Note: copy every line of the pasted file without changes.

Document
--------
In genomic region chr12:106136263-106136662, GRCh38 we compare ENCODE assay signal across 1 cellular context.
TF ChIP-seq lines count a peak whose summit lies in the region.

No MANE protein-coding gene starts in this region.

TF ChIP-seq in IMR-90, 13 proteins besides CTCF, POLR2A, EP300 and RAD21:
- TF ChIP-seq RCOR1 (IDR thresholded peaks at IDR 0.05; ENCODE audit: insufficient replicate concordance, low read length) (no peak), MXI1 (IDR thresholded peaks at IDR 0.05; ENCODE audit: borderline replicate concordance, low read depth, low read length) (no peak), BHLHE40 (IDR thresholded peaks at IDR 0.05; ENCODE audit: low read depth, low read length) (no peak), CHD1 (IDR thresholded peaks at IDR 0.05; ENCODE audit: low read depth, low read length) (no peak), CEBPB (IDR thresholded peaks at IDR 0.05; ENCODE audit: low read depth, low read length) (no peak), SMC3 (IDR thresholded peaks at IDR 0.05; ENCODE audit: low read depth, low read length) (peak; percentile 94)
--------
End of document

In genomic region chr12:106136263-106136662, GRCh38 we compare ENCODE assay signal across 1 cellular context.
TF ChIP-seq lines count a peak whose summit lies in the region.

No MANE protein-coding gene starts in this region.

TF ChIP-seq in IMR-90, 13 proteins besides CTCF, POLR2A, EP300 and RAD21:
- TF ChIP-seq RCOR1 (IDR thresholded peaks at IDR 0.05; ENCODE audit: insufficient replicate concordance, low read length) (no peak), MXI1 (IDR thresholded peaks at IDR 0.05; ENCODE audit: borderline replicate concordance, low read depth, low read length) (no peak), BHLHE40 (IDR thresholded peaks at IDR 0.05; ENCODE audit: low read depth, low read length) (no peak), CHD1 (IDR thresholded peaks at IDR 0.05; ENCODE audit: low read depth, low read length) (no peak), CEBPB (IDR thresholded peaks at IDR 0.05; ENCODE audit: low read depth, low read length) (no peak), SMC3 (IDR thresholded peaks at IDR 0.05; ENCODE audit: low read depth, low read length) (peak; percentile 94)